Last, the researchers tested muscle biopsies from 27 patients with gastrointestinal cancers for dystrophin and DGC. Eleven of the patients were confirmed cachectic, and ten of those showed dramatic reductions in dystrophin and significant loss of the DGC.

Overall, Guttridge says, “our evidence strongly suggests that the loss of dystrophin and the DGC are important contributing factors in tumor-induced muscle wasting.”

Other OSU researchers involved in this study were Matthew E. R. Butchback, Zarife Sahenk, Huating Wang, Motoyasu Saji, Michael Carathers, Matthew D. Ringel, Peter Muscarella, Arthur H. M. Burghes and Jill A. Rafael-Fortney.

Funding from the National Cancer Institute and the V Foundation supported this research.


Story Source:

The above story is based on materials provided by Ohio State University. Note: Materials may be edited for content and length.


Cite This Page:

Ohio State University. "Cancer Wasting, Muscular Dystrophy Show Common Change." ScienceDaily. ScienceDaily, 28 November 2005. <www.sciencedaily.com/releases/2005/11/051128075713.htm>.
Ohio State University. (2005, November 28). Cancer Wasting, Muscular Dystrophy Show Common Change. ScienceDaily. Retrieved August 20, 2014 from www.sciencedaily.com/releases/2005/11/051128075713.htm
Ohio State University. "Cancer Wasting, Muscular Dystrophy Show Common Change." ScienceDaily. www.sciencedaily.com/releases/2005/11/051128075713.htm (accessed August 20, 2014).

Share This




More Health & Medicine News

Wednesday, August 20, 2014

Featured Research

from universities, journals, and other organizations


Featured Videos

from AP, Reuters, AFP, and other news services

Possible Ebola Patient in Isolation at California Hospital

Possible Ebola Patient in Isolation at California Hospital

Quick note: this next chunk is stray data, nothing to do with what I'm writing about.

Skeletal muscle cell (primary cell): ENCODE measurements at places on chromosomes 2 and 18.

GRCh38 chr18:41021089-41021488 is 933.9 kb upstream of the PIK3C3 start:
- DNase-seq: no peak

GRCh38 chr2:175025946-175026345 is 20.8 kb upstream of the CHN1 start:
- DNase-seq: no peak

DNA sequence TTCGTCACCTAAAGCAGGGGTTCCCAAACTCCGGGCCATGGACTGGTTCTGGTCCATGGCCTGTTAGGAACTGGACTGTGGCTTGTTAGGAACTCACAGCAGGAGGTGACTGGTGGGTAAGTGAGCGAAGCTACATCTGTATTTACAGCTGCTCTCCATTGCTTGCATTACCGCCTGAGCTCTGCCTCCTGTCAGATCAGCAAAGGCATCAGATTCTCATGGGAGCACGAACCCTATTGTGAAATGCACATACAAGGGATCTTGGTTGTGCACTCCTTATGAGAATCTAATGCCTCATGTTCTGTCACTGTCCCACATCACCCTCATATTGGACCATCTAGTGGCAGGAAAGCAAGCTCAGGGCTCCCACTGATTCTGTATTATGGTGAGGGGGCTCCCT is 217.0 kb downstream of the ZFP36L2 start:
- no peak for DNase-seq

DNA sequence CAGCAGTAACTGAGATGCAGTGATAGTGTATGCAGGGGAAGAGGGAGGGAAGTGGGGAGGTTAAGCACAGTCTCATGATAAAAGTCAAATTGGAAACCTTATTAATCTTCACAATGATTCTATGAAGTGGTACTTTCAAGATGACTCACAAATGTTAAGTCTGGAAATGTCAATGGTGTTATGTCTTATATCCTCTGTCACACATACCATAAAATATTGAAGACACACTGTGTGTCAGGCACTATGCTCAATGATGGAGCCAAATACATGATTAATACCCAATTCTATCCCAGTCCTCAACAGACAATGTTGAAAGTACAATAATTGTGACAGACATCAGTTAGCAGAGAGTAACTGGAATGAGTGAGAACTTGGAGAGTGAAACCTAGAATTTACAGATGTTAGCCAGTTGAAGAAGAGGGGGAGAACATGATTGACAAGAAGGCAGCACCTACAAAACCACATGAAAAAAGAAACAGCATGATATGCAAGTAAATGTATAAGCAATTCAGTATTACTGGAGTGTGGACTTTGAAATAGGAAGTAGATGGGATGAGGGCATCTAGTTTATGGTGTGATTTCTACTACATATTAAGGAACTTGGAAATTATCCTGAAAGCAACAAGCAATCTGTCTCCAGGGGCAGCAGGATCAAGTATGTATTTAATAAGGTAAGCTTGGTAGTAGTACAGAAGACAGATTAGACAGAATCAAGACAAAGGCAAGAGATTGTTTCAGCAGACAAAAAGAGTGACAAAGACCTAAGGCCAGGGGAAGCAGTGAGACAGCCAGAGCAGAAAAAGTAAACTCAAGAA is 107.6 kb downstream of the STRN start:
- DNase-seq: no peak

Reuters - US Online Video (Aug. 20, 2014) — A patient who may have been exposed to the Ebola virus is in isolation at the Kaiser Permanente South Sacramento Medical Center. Linda So reports. Video provided by Reuters
Powered by NewsLook.com
Raw: World's Oldest Man Lives in Japan

Raw: World's Oldest Man Lives in Japan

AP (Aug. 20, 2014) — A 111-year-old Japanese was certified as the world's oldest man by Guinness World Records on Wednesday. Sakari Momoi, a native of Fukushima in northern Japan, was given a certificate at a hospital in Tokyo. (Aug. 20) Video provided by AP
Powered by NewsLook.com
Do More Wedding Guests Make A Happier Marriage?

Do More Wedding Guests Make A Happier Marriage?

Newsy (Aug. 20, 2014) — A new study found couples who had at least 150 guests at their weddings were more likely to report being happy in their marriages. Video provided by Newsy
Powered by NewsLook.com
Ebola-Hit Sierra Leone's Freetown a City on Edge

Ebola-Hit Sierra Leone's Freetown a City on Edge

AFP (Aug. 19, 2014) — Residents of Sierra Leone's capital voice their fears as the Ebola virus sweeps through west Africa. Duration: 00:56 Video provided by AFP
Powered by NewsLook.com

Search ScienceDaily

Number of stories in archives: 140,361

Find with keyword(s):
 
Enter a keyword or phrase to search ScienceDaily for related topics and research stories.

Save/Print:
Share:  

Breaking News:
from the past week

In Other News

... from NewsDaily.com

Science News

Health News

Environment News

Technology News



Save/Print:
Share:  

Free Subscriptions


Get the latest science news with ScienceDaily's free email newsletters, updated daily and weekly. Or view hourly updated newsfeeds in your RSS reader:

Get Social & Mobile


Keep up to date with the latest news from ScienceDaily via social networks and mobile apps:

Have Feedback?


Tell us what you think of ScienceDaily -- we welcome both positive and negative comments. Have any problems using the site? Questions?
Mobile iPhone Android Web
Follow Facebook Twitter Google+
Subscribe RSS Feeds Email Newsletters
Latest Headlines Health & Medicine Mind & Brain Space & Time Matter & Energy Computers & Math Plants & Animals Earth & Climate Fossils & Ruins